Most species within Porthidium are relatively abundant within their distributions, but the extent of variation in morphological and color pattern traits –and the great overlap of meristic characters among nominal species– have complicated proper identification throughout their range. Furthermore, early researchers created taxonomic confusion by including closely related Porthidium species into their description of nominal species (see Campbell and Lamar, 2004 for a review). Thus, it is not surprising that comprehensive morphological and/or molecular analyses of wide ranged species have revealed the existence of distinct populations that represent cryptic species, following their own evolutionary trajectory. For instance, P. porrasi, a hog-nosed pit-viper that inhabits lowland mesic forest in the southern Pacific of Costa Rica (Lamar and Sasa, 2003), was previously recognized as a distinct population of P. nasutum (Porras et al., 1981; Savage, 2002).

In the case of P. lansbergii (type-locality: Turbaco, Colombia), the

problem has been even more complicated. For this species, several subspecies have been previously proposed, and it was suspected that P. lansbergii may be polytypic (Campbell and Lamar 1989, 2004). The distributional range of P. lansbergii includes the Caribbean plains and the Magdalena Valley in northern Colombia eastward to northern and central Venezuela, including the Maracaibo basin, ranging in elevation from sea level to at least 1270 m (Campbell and Lamar, 2004). The species also occurs in coastal plains of the Pacific from eastern (Darien region) to central Panama (Fig 1.). Along its range, P. lansbergii occurs mainly in seasonally dry environments, although it also inhabits humid forests of eastern Panama and Colombia (Campbell and Lamar, 2004).

Distribution of P. lansbergii in Panama.
Fig. 1
Distribution of P. lansbergii in Panama.

Map of Panama showing the distribution based on Campbell and Lamar (2004) in blue; specimens from the CEREO collection in black triangles, from museums in red triangles, and observed by authors in green triangles. Point patterns represents the extended distribution for P. lansbergii presented herein

Although P. lansbergii has been extensively collected in central and eastern Panama, its status in western Panama remains unclear. A few

museum records account for collection localities scattered throughout the Pacific coast on the occidental provinces of Chiriqui, Veraguas, and Cocle. For instance, H. Clark recorded an individual in 1936 from Puerto Armuelles, in Chiriqui Province (MCZ:Herp:R-42731, Fig. 2), which represents a range extension over 350 km from known localities in central Panama. Moreover, several enigmatic individuals, with ambiguous morphology, were collected at some localities in the western Pacific of Panama (Fig. 3). These specimens were housed at the snake collection in the ‘Centro para Investigaciones y Respuestas en Ofidiología (CEREO), Facultad de Ciencias Naturales, Exactas y Tecnologia’ at the University of Panama. Based only in the folidosis, these specimens were, tentatively, identified as P. cf. lansbergii by Martinez, V. However, the atypical coloration patterns observed (V. Martinez, pers. obs.) in these individuals made their taxonomy confusing (Fig. 3). Therefore, we aimed to clarify these enigmatic individuals’ identification. We compared morphometric characters, sequenced mitochondrial DNA fragment cytochrome oxidase b and conducted an intensive literature search. We formally assigned them to P. lansbergii, thus providing strong evidence to support that its distributional range should be extended to the western Pacific slope of Panama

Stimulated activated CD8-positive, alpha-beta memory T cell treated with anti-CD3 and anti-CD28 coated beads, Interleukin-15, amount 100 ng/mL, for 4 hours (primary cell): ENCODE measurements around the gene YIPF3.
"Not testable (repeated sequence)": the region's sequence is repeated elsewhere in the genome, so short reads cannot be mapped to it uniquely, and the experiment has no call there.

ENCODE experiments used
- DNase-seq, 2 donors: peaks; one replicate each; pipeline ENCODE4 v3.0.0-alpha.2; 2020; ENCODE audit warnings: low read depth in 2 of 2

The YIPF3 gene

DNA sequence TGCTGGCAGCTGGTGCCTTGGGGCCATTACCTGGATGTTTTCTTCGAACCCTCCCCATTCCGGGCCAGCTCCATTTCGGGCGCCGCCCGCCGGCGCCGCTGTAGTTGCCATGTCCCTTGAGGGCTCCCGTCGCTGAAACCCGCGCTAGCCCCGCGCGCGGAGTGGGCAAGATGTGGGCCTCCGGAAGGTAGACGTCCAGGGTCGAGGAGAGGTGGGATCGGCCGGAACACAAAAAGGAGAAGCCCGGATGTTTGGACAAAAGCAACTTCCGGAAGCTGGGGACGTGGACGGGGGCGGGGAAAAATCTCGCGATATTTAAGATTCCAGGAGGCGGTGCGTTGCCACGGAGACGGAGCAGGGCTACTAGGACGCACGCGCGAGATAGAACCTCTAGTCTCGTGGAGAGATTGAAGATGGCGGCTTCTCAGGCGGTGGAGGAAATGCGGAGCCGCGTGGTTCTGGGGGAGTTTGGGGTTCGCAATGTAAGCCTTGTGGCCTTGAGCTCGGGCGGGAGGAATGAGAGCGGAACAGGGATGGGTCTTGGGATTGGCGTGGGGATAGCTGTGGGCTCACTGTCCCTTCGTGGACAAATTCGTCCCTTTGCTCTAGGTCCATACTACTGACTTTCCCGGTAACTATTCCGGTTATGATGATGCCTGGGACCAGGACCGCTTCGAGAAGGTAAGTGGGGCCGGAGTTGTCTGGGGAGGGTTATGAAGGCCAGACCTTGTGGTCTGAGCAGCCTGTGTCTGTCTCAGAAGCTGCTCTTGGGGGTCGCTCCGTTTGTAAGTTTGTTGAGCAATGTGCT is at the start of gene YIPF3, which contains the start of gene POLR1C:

Specimen collected by H. Clark in Puerto Armuelles, Chiriqui (western
Panama), with museum record MCZ:Herp:R-42731
Fig. 2
Specimen collected by H. Clark in Puerto Armuelles, Chiriqui (western Panama), with museum record MCZ:Herp:R-42731

P. lansbergii specimens collected from central Panama (figs.
3B, C, D, G, H) and western Panama (figs. 3A, E, F, I)
Fig. 3
P. lansbergii specimens collected from central Panama (figs. 3B, C, D, G, H) and western Panama (figs. 3A, E, F, I)